Two Afghan journalists said they were brutally beaten by Taliban fighters on Wednesday.
They said they were detained after covering women's-rights protests in Kabul.
Multiple journalists across different news outlets have been detained this week by the Taliban.
Journalists working for Afghanistan's Etilaatroz newspaper said they were detained by Taliban fighters and brutally beaten after covering demonstrations in Kabul.
Photographer Nematullah Naqdi and reporter Taqi Daryabi were covering women's-rights protests on Wednesday when they were arrested and taken to a police station in the country's capital, the BBC reported.
The journalists said they were beaten with electric cables, whips, and batons before being released without explanation, the BBC reported.
"One of the Taliban put his foot on my head, crushed my face against the concrete. They kicked me in the head," Naqdi told AFP. He continued, "I thought they were going to kill me."
"You are lucky you weren't beheaded," one fighter said to Naqdi when he asked why he was being beaten, AFP reported.
Daryabi told AFP that the pair was in so much pain that they couldn't move, and that when they were eventually released without explanation, the militant group called them a handful of insults.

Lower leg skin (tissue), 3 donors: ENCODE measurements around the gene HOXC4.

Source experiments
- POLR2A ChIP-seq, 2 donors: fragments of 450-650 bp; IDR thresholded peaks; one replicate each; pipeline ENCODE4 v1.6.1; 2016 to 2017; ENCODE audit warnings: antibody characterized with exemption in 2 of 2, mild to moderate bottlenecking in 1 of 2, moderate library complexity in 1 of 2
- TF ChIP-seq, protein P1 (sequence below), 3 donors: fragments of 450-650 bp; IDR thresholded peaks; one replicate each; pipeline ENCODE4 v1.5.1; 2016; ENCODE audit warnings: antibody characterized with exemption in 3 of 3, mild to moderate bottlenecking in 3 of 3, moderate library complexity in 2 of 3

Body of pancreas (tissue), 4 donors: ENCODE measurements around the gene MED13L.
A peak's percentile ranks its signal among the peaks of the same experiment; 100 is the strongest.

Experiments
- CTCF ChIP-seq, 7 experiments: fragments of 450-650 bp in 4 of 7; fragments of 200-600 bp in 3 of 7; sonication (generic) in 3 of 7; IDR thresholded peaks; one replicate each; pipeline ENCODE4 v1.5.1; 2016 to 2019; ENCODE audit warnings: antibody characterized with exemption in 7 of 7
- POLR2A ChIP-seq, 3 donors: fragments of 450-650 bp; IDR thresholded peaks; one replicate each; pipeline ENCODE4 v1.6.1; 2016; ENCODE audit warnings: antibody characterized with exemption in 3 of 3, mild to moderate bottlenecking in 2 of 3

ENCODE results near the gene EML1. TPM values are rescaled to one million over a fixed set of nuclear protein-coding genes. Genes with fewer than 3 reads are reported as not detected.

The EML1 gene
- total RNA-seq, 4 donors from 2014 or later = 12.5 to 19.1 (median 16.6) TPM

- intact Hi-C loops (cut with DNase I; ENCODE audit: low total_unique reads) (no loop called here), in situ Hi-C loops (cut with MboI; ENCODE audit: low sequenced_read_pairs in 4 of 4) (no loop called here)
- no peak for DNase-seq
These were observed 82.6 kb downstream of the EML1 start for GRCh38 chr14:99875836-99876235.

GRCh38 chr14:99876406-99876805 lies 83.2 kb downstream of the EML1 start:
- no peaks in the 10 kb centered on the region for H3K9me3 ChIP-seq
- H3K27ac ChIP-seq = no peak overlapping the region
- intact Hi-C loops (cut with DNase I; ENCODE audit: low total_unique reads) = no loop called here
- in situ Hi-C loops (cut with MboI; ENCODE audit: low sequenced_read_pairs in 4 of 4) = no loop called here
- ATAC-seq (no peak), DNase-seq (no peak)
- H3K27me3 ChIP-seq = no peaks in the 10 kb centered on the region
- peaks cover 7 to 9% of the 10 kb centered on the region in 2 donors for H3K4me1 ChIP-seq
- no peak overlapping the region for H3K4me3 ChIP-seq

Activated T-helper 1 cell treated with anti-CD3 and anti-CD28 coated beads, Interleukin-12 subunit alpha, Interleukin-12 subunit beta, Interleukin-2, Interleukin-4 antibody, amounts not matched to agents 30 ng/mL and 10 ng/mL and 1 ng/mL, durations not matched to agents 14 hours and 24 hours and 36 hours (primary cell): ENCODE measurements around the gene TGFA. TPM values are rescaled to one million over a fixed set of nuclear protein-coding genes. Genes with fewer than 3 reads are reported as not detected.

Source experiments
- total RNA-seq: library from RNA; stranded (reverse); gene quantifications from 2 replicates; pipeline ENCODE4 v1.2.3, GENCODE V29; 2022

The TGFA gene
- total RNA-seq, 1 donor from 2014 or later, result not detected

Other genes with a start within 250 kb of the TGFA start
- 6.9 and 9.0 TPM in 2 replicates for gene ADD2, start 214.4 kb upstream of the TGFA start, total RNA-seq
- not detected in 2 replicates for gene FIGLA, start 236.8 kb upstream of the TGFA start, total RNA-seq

The journalists lost consciousness at least four times during the beatings, The Telegraph reported.
The Independent reported that both Naqdi and Daryabi were treated at a hospital for injuries to their backs and faces.
Naqdi said Taliban fighters arrested people who were using phones to film the demonstrations, AFP reported. The BBC said its journalists, among others, were prevented from filming in Kabul on Wednesday.
The Committee to Protect Journalists, a nongovernmental organization in the US that promotes global press freedom, issued a statement on Wednesday calling on the Taliban to stop arresting journalists and to let them work freely without fear of reprisal.
"The Taliban is quickly proving that earlier promises to allow Afghanistan's independent media to continue operating freely and safely are worthless," Steven Butler, CPJ's Asia program coordinator, said in the statement. "We urge the Taliban to live up to those earlier promises, to stop beating and detaining reporters doing their job, and allow the media to work freely without fear of reprisal."
Earlier in the week, 14 journalists covering protests in Kabul were detained and later released by the Taliban, the organization said, and at least six of them were subject to violence.
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